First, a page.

Here is a breakdown of foreign-born prison inmates who make up 6.6 percent of the adult inmate population in Colorado:
Country Number Percent
Mexico 1,084 5%
Honduras 48 0.2%
Vietnam 41 0.2% E
El Salvador 27 0.1%
Germany 26 0.1%
Canada 19 0.1%
Cuba 17 0.1%
Guatemala 17 0.1%
All other countries 152 0.7%
Figures are as of Dec. 31, 2005
The Pueblo Chieftan fails to make it clear, but merely being foreign born does not imply that you are a non-citizen, and certainly does not imply that you are an illegal immigrant. About 30% of foreign born people in the United States are U.S. citizens and close to two-thirds are either U.S. citizens or have valid visas to be in the United States (e.g. a "green card" aka lawful permanent residency status), although conviction of a felony is grounds for deportation of most immigrants other than refugees entitled to political asylum who are in the United States on valid visas.
Department of Homeland Security statistics estimate (table 7) that there were 144,000 undocumented immigrants in Colorado in 2000. In 2003, there were 433,000 foreign born persons in Colorado (table 41), of whom 22% had entered in 2000 or later. Thus, the percentage of foreign born persons in Colorado who are undocumented is somewhere between 33% (assuming all post-2000 entrants were documented) and 42% (assuming all post-2000 entrants were undocumented). In reality, probably about 36% of the foreign born population of Colorado is undocumented, making a realistic assumption that the mix of documented and undocumented foreign born person is similar in 2000 and 2003. Of course, the incaracerated population is almost certainly not typical of the foreign born population as a whole in many respects, just as the incaracerated native born population is not typical of the native born population as a a whole.
While foreign born people make up 9.7% of the population of Colorado, foreign born people make up only 6.6% of the prison population, meaning that foreign born people in Colorado are about a third less likely to be convicted of felonies in Colorado than persons born in the United States. This is particularly notable because the foreign born population is also, on average, less affluent and less educated than the native born population of the United States, which would lead one to normally expect a higher, rather than a lower percentage of incaracerated persons in that population. Compared to a sample of native born people of similar education and income, foreign born persons are far less likely to be convicted of felonies.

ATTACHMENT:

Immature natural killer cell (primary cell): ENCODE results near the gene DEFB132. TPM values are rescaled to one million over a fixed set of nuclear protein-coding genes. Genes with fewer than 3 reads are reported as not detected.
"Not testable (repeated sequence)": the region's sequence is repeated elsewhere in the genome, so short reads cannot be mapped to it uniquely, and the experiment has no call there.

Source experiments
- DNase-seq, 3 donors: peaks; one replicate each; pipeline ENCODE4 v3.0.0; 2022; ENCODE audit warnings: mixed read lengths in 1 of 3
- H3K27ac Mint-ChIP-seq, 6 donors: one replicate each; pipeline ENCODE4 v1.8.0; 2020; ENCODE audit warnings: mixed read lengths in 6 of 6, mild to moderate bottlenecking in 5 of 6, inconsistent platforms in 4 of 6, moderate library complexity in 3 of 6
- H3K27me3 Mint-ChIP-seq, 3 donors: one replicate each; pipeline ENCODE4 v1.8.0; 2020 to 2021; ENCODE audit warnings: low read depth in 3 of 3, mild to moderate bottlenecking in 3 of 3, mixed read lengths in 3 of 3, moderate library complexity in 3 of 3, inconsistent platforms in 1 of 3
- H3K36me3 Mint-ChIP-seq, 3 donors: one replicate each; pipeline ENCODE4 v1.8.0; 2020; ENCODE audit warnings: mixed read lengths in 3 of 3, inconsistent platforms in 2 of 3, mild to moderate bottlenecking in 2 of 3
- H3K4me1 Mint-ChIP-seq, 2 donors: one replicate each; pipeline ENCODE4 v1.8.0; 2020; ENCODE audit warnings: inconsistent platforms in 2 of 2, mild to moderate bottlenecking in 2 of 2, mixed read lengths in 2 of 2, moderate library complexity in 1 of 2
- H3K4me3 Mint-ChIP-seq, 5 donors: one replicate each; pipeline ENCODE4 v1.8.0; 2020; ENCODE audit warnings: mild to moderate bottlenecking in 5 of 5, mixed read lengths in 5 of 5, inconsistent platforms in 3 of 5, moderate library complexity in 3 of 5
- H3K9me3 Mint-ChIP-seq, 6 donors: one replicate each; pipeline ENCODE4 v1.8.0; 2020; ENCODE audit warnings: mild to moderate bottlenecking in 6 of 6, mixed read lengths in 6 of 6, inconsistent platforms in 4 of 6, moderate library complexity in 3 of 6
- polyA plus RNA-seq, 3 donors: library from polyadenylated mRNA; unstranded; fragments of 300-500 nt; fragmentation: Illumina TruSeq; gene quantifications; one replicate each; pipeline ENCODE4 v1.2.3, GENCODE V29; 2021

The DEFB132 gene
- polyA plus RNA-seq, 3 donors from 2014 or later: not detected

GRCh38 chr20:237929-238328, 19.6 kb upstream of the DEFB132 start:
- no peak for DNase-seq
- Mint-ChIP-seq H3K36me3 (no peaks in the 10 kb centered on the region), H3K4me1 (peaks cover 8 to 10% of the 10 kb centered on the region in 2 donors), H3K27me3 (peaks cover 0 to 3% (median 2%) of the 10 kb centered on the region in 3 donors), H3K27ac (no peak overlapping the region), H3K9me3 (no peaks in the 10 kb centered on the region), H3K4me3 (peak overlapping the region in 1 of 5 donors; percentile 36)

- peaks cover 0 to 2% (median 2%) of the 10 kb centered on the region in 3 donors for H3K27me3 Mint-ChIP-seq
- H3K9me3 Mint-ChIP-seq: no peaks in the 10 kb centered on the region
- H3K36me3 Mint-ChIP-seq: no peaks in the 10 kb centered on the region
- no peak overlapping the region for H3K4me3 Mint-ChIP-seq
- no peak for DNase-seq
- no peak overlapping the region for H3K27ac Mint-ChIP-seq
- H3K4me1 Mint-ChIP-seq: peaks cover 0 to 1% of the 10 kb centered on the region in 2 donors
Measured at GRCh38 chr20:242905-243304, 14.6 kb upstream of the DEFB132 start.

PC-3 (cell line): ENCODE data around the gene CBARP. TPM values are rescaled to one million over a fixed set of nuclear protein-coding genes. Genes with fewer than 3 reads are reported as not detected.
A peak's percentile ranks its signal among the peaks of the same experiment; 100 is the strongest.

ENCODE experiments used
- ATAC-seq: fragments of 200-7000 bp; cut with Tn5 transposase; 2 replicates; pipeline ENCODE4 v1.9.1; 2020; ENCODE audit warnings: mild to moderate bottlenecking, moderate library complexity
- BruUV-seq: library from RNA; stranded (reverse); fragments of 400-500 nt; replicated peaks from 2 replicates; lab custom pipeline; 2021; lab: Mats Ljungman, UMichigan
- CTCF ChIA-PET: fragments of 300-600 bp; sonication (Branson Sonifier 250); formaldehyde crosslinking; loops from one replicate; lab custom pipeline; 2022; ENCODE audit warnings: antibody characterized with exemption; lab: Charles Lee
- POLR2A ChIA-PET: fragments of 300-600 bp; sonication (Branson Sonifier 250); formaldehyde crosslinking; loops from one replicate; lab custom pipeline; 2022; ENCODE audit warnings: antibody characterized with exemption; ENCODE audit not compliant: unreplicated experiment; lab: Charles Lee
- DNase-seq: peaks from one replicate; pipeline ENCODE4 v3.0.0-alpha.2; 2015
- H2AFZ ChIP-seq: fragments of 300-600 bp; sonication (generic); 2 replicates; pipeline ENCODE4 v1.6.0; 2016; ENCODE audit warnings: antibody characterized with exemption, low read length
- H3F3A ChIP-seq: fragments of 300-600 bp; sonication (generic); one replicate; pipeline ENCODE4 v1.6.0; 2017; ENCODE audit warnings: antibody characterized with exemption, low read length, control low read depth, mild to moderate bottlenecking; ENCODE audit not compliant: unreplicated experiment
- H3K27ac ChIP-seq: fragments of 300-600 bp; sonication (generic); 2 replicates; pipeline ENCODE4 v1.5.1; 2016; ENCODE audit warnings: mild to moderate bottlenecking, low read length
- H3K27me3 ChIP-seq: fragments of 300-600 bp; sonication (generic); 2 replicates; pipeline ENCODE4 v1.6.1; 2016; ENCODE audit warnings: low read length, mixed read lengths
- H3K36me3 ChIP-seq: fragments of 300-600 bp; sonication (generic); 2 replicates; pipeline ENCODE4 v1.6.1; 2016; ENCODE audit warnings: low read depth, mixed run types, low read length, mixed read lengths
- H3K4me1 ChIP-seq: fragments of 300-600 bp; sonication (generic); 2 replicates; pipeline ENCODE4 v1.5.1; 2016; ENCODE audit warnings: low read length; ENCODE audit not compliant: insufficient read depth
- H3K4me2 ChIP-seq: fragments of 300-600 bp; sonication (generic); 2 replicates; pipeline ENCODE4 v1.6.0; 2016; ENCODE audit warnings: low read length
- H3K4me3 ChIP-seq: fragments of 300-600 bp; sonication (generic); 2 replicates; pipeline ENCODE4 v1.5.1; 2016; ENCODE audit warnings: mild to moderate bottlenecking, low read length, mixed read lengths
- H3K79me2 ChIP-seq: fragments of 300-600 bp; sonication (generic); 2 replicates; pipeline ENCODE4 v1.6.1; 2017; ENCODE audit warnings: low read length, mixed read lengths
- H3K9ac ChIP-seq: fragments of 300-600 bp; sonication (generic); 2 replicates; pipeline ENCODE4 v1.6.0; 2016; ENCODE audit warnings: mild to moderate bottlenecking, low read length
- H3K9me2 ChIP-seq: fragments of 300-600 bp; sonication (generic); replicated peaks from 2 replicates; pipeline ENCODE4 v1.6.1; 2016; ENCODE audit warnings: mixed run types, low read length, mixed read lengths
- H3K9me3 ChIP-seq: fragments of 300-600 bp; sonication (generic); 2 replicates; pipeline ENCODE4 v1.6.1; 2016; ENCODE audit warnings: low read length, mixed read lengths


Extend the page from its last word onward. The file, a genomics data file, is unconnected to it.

This is probably due in part to the facts that (1) their undocumented status and limited English ability causes many undocumented foreign born people to have low incomes as a result of taking jobs for which they are underqualified, so their socio-economic status may be higher than their current employment reflects, (2) in Mexico and many other major sources of immigration, not having a high school diploma is not restricted to kids are pretty much already on the road to delinquency, as it is in the United States among native born persons, so many people who are high school dropouts in Mexico would have graduated from high school had they grown up in the United States, so lack of a high school education is not a strong as a risk factor for crime in the immigrant population as it is in the native born population, and (3) people who are incapable of providing for themselves at all by legal means, who make up an important share of convicted felon population, tend not to immigrate to the United States or give up and return to the United States; immigrants, documented and undocumented alike, tend to be ambitious and work oriented compared to their peers who did not immigrate.
The Pueblo Chieftan also notes that:
As a result, the state's 21,115-inmate population is made up of offenders from 60 different countries, said Walt Ahrens, public affairs officer for the Colorado Department of Corrections. Of those, 1,084 - about 5 percent of the state's inmate population - are natives of Mexico, according to DOC tabulations made on Dec. 31, 2005.
Gauging the cost of Mexico's immigrants on the state prison coffers is not easy. On average, it costs $71.46 a day to house male inmates and $76.44 a day to house female inmates, Ahrens said. That adds up to an average annual cost of between $26,082 and $27,900 per inmate.
Although the state does pay the lion's share of incarcerating non-citizens, there are some federal reimbursement.
"We receive money from the State Criminal Alien Assistance Program from funds administered by the federal Bureau of Justice Assistance. The state of Colorado received just over $2.3 million for fiscal year 2005," Ahrens said.
The article also notes that parole hearings require translators for non-English speakers, and that prosecutors are generally indifererent to immigration status, rarely accepting deportation in exchange for dismissing charges, for example. Illegal immigrant prisoners may be subject to deportation upon release. The article closes by noting that immigrant prisoners do not have TB at rates greater than those of native Coloradan prisoners and are not otherwise more subject to health problems.
The bottom line is that immigrant felons, while a fiscal burden on the state, like all criminals, are less of a problem than anti-immigrant opponents would like us to believe.
National studies indicate that illegal immigrants comprise a disproportional fraction of prison populations. Why is this not observed in Colorado?
The national studies are wrong.
I am sure the illegals out on parole always show up for trial too.
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